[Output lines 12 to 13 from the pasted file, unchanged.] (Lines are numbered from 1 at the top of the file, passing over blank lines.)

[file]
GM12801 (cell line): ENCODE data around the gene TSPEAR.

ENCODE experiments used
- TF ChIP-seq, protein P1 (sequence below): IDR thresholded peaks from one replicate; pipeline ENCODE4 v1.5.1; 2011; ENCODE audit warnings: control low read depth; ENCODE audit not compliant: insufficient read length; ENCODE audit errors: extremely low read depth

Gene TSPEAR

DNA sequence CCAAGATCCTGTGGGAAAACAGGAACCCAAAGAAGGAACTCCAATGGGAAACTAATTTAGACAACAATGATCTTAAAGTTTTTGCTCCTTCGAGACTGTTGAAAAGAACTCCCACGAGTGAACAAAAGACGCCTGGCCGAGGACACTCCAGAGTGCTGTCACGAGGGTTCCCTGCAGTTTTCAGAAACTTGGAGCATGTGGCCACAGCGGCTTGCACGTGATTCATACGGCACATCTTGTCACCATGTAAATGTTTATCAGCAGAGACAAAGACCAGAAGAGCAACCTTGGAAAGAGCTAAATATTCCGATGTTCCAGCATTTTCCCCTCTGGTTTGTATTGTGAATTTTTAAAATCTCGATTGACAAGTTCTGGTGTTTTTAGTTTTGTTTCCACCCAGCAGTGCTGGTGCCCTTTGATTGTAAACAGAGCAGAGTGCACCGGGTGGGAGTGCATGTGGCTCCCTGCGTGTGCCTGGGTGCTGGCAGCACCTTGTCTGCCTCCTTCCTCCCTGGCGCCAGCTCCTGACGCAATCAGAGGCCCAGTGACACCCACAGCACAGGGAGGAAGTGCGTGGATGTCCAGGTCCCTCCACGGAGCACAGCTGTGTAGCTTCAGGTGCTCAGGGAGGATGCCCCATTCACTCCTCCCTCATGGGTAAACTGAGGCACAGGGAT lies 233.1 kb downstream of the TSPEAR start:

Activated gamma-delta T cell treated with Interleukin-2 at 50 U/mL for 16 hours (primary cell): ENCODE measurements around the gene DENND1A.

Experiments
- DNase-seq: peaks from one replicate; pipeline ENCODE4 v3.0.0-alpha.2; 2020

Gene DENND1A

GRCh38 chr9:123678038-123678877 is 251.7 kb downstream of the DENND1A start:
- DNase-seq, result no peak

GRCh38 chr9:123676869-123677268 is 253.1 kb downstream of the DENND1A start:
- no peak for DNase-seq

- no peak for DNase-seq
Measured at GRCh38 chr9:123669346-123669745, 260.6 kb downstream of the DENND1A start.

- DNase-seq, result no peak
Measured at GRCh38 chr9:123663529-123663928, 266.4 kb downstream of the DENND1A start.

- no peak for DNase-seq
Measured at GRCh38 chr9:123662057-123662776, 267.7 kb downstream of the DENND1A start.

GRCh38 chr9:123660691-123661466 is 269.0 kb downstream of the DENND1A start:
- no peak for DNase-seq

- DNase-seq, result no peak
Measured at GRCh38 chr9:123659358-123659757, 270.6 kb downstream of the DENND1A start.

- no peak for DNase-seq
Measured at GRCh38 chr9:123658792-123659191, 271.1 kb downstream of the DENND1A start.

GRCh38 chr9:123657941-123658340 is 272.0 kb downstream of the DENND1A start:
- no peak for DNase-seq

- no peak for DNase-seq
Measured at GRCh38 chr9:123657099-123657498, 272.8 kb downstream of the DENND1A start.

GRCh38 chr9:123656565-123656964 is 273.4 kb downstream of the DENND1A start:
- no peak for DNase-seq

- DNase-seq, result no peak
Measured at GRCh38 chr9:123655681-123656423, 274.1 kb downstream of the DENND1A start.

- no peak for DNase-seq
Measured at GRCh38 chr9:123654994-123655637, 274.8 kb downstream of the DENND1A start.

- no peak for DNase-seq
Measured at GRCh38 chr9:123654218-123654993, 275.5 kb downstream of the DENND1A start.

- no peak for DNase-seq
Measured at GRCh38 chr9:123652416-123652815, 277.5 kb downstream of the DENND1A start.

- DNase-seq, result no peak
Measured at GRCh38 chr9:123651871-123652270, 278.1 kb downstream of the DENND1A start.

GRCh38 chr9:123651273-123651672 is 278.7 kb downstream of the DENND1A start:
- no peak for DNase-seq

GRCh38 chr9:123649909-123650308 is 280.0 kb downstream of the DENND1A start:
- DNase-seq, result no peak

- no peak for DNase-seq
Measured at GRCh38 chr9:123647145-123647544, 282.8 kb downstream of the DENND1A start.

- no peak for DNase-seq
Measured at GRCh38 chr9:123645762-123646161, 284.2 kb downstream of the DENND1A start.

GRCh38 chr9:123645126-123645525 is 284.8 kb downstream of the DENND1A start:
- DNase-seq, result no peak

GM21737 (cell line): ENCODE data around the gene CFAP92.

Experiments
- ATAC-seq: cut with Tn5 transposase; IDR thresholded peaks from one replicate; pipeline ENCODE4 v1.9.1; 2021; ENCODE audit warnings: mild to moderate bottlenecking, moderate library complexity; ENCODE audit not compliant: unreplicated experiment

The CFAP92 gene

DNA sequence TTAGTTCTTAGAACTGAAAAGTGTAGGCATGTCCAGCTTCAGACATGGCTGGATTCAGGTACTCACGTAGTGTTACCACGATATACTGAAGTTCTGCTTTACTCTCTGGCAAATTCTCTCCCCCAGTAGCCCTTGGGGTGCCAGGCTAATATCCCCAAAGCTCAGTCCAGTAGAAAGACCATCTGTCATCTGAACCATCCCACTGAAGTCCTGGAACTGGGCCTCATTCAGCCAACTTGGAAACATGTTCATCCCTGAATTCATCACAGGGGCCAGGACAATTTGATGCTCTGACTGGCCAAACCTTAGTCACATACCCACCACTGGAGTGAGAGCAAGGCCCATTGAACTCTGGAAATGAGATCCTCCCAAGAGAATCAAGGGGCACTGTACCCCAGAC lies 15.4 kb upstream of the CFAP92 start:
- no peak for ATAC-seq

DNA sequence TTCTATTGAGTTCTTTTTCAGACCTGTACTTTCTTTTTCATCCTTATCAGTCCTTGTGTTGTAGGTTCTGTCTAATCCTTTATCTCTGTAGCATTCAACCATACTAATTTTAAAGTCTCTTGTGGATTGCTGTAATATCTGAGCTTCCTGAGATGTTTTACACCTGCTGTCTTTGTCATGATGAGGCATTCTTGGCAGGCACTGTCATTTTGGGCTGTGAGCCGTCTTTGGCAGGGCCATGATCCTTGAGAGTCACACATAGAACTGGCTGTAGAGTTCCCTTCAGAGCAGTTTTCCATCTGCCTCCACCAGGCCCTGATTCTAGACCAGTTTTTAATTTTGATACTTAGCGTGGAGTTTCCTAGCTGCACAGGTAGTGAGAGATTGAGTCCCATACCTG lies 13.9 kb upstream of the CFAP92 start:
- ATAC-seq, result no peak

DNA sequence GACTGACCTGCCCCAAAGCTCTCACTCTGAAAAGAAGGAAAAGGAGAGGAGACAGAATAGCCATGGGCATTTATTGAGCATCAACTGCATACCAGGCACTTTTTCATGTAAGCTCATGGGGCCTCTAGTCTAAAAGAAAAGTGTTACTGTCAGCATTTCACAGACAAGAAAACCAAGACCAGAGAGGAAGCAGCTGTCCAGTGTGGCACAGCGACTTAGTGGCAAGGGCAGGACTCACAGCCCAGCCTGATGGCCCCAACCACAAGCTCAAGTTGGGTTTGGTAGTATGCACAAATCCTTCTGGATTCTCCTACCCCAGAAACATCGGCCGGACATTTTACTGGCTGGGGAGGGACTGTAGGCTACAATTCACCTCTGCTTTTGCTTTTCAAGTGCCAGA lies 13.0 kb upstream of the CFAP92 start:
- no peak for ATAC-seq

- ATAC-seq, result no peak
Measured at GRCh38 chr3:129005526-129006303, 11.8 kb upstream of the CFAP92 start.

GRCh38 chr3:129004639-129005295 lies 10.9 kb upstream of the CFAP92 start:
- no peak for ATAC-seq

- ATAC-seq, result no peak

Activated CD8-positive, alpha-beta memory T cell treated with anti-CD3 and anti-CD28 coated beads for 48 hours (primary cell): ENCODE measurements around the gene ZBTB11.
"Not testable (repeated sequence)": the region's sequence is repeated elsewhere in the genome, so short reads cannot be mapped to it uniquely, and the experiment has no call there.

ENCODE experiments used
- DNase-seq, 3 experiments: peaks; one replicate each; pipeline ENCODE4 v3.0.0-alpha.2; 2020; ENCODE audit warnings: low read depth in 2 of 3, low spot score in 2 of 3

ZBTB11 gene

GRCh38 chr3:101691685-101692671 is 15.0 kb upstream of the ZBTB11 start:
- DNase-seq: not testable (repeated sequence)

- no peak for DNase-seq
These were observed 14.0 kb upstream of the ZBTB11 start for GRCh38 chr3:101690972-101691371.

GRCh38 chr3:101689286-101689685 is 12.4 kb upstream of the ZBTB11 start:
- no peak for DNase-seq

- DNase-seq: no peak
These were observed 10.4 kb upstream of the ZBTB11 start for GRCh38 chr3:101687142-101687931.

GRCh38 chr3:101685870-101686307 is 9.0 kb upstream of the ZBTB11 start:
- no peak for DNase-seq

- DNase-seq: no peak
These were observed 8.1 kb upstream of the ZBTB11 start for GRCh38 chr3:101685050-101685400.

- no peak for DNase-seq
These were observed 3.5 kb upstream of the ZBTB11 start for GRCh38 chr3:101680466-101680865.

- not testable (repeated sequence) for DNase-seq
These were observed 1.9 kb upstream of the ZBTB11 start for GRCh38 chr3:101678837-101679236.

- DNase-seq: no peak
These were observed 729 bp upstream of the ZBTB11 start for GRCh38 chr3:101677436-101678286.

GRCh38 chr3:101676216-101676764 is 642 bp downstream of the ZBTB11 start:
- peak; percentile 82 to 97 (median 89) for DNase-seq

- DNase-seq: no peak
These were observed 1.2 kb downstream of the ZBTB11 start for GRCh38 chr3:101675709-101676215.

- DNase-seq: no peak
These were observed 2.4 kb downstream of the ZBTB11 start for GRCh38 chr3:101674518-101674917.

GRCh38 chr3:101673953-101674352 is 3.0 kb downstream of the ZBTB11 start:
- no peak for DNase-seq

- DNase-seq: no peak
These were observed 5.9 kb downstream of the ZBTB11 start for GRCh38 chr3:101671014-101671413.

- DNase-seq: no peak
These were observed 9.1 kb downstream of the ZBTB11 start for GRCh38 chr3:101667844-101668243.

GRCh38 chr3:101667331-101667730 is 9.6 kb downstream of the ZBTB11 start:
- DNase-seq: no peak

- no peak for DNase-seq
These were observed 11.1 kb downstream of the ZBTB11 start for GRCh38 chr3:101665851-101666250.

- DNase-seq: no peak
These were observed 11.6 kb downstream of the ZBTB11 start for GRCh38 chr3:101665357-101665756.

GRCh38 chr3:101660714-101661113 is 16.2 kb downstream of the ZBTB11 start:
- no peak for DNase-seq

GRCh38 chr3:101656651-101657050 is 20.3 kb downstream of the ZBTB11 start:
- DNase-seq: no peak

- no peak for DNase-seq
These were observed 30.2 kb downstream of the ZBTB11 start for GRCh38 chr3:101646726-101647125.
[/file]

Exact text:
GRCh38 chr9:123676869-123677268 is 253.1 kb downstream of the DENND1A start:
- no peak for DNase-seq